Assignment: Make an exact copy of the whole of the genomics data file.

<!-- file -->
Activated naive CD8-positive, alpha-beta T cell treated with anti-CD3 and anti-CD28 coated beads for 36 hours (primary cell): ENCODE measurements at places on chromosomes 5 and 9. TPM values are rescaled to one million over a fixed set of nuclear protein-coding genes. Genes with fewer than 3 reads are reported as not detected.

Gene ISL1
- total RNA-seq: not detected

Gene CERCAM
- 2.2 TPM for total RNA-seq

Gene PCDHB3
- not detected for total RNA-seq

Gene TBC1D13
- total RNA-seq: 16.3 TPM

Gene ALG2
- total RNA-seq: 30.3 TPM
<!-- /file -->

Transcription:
Activated naive CD8-positive, alpha-beta T cell treated with anti-CD3 and anti-CD28 coated beads for 36 hours (primary cell): ENCODE measurements at places on chromosomes 5 and 9. TPM values are rescaled to one million over a fixed set of nuclear protein-coding genes. Genes with fewer than 3 reads are reported as not detected.

Gene ISL1
- total RNA-seq: not detected

Gene CERCAM
- 2.2 TPM for total RNA-seq

Gene PCDHB3
- not detected for total RNA-seq

Gene TBC1D13
- total RNA-seq: 16.3 TPM

Gene ALG2
- total RNA-seq: 30.3 TPM